API: New Interior hydraulic fracturing rules must not ignore effective state efforts


WASHINGTON -- American Petroleum Institute Upstream Director Erik Milito said any new federal rules on hydraulic fracturing must reflect a history of successful state-led regulations on oil and natural gas production and avoid the creation of unnecessary bureaucratic red tape.

“The states have proven time and again that they are the best place for responsible regulation of drilling operations,” said Milito. “While it appears constructive changes have been made, we are still reviewing the new proposal to see how the agency addressed the various concerns that we’ve raised. The administration should exercise deference to the robust and comprehensive state regulations that already exist. Energy production on federal lands has a history of driving job creation, and creating significant revenue for the government. But this potential could be stifled by a federal regulatory program that duplicates existing state regulations. This could have a chilling effect on investment and jobs.”

API supports and works closely with a number of public and private partnerships throughout the country that collaborate with state regulators, including FracFocus.org, State Review of Oil and Natural Gas Environmental Regulations (STRONGER) and the Groundwater Protection Council (GWPC).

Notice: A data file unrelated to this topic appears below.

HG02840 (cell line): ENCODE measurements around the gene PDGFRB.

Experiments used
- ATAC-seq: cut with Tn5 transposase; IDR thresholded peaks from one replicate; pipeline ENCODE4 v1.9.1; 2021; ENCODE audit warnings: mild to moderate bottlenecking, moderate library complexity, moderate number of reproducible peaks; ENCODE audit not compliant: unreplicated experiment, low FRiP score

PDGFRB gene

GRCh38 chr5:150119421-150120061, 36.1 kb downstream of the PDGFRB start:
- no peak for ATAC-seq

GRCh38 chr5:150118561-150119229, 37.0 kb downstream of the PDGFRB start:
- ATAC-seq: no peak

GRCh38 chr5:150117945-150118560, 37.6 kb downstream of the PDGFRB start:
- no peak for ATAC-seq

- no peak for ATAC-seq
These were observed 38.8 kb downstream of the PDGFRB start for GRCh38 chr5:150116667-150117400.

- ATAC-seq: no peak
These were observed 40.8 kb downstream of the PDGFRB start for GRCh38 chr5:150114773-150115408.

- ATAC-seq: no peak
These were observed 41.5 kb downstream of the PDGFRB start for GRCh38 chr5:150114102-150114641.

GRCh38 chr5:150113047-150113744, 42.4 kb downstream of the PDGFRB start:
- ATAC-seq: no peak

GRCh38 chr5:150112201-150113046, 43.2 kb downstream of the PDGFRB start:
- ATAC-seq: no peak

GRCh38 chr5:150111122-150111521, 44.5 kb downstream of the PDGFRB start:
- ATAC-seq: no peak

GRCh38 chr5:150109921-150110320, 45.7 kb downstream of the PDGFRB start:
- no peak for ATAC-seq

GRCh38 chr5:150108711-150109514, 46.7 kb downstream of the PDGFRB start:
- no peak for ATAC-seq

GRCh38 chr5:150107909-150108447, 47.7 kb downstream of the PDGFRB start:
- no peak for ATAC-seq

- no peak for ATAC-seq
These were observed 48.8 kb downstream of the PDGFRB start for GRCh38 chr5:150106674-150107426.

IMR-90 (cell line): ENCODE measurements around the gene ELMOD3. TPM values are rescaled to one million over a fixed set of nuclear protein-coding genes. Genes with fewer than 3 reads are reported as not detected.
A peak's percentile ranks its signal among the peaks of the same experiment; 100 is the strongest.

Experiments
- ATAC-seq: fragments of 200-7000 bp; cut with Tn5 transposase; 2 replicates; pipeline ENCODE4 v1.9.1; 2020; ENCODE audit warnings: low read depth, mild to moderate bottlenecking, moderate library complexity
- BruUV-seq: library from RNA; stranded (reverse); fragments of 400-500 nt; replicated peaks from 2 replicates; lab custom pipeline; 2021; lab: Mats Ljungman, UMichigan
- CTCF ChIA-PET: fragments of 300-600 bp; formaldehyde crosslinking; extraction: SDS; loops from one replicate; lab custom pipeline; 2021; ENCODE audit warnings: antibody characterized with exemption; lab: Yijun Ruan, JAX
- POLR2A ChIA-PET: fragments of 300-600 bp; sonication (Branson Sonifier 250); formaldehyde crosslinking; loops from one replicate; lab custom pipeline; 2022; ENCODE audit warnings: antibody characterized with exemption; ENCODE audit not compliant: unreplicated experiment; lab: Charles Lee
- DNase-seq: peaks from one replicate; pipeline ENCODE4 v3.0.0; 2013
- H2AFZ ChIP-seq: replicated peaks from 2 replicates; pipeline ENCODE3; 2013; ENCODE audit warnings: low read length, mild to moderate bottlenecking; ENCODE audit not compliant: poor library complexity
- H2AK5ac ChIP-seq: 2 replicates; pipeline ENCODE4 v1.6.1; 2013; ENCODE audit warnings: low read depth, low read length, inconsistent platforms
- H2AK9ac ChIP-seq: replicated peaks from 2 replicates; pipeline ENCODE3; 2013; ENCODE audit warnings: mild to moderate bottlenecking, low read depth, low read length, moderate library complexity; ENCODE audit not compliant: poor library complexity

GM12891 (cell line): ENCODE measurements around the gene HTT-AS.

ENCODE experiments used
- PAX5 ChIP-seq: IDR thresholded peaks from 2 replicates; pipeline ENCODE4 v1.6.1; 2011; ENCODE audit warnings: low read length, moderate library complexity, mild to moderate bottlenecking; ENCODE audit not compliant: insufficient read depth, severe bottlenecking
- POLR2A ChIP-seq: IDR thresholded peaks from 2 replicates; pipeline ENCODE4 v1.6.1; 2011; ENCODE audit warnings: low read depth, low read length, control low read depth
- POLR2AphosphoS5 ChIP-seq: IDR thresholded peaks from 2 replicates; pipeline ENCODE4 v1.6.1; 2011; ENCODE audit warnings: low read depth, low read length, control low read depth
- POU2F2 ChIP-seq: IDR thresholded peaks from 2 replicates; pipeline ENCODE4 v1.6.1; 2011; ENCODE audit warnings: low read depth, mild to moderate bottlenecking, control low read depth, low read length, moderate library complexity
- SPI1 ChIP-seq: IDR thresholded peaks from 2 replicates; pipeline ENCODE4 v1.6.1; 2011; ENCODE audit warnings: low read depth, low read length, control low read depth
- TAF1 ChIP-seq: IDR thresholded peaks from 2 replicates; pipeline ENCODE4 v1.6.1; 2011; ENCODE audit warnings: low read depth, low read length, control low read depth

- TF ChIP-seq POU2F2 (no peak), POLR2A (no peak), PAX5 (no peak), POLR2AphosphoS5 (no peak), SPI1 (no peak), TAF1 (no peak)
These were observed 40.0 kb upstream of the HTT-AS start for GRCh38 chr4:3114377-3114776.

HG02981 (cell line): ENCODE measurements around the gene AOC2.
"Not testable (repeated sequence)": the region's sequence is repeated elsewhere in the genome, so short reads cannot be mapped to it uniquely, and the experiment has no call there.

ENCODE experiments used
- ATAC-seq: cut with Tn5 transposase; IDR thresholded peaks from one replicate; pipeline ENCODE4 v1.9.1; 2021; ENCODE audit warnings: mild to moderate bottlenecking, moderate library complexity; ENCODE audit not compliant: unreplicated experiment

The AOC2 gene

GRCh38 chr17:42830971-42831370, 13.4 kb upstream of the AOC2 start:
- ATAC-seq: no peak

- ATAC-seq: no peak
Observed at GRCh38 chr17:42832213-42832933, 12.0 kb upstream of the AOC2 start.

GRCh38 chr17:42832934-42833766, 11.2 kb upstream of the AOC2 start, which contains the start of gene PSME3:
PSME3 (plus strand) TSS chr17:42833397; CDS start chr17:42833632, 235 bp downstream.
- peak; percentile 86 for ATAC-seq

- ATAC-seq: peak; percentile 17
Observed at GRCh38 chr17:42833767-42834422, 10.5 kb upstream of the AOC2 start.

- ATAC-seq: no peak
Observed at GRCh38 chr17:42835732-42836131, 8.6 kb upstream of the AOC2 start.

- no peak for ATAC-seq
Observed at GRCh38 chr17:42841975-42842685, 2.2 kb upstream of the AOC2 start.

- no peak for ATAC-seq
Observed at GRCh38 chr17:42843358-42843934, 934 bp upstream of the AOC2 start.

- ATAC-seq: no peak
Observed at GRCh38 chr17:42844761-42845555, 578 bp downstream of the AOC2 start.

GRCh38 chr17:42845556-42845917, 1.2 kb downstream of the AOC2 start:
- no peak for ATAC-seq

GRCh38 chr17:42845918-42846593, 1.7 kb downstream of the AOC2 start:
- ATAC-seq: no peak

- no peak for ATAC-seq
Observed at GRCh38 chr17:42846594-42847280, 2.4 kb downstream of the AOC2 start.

“Led by API, the industry has adopted standards and practices for continuous improvement, hundreds of which are referenced in state regulations,” Milito said. “The industry remains committed to informing and educating the public about all aspects of oil and natural gas production.”

Through the efforts of the industry to promote transparency, companies now voluntarily disclose the contents of fluids on FracFocus.org, run by the Groundwater Protection Council. The typical fracturing fluid is 90 percent water and 9.5 percent sand, with the rest being additives to aid well production.

API represents more than 500 oil and natural gas companies, leaders of a technology-driven industry that supplies most of America's energy, supports 9.2 million U.S. jobs and 7.7 percent of the U.S. economy, delivers more than $86 million a day in revenue to our government, and, since 2000, has invested more than $2 trillion in U.S. capital projects to advance all forms of energy, including alternatives.

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